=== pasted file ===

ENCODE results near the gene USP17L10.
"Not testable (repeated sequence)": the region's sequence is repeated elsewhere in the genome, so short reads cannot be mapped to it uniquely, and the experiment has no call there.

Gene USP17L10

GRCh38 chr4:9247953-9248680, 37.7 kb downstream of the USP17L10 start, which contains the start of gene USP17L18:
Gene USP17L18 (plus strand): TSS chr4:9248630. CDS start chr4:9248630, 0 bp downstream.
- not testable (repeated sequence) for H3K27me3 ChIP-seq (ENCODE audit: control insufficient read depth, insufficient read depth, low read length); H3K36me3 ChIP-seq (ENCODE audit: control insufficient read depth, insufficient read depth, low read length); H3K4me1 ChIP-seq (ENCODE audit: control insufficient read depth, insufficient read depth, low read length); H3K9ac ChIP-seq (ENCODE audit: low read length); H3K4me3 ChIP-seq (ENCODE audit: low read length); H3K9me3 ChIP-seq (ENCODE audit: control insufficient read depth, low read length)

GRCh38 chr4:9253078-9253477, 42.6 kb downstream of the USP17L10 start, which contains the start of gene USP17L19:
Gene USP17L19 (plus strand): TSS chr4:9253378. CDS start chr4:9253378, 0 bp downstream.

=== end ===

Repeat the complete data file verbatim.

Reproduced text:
ENCODE results near the gene USP17L10.
"Not testable (repeated sequence)": the region's sequence is repeated elsewhere in the genome, so short reads cannot be mapped to it uniquely, and the experiment has no call there.

Gene USP17L10

GRCh38 chr4:9247953-9248680, 37.7 kb downstream of the USP17L10 start, which contains the start of gene USP17L18:
Gene USP17L18 (plus strand): TSS chr4:9248630. CDS start chr4:9248630, 0 bp downstream.
- not testable (repeated sequence) for H3K27me3 ChIP-seq (ENCODE audit: control insufficient read depth, insufficient read depth, low read length); H3K36me3 ChIP-seq (ENCODE audit: control insufficient read depth, insufficient read depth, low read length); H3K4me1 ChIP-seq (ENCODE audit: control insufficient read depth, insufficient read depth, low read length); H3K9ac ChIP-seq (ENCODE audit: low read length); H3K4me3 ChIP-seq (ENCODE audit: low read length); H3K9me3 ChIP-seq (ENCODE audit: control insufficient read depth, low read length)

GRCh38 chr4:9253078-9253477, 42.6 kb downstream of the USP17L10 start, which contains the start of gene USP17L19:
Gene USP17L19 (plus strand): TSS chr4:9253378. CDS start chr4:9253378, 0 bp downstream.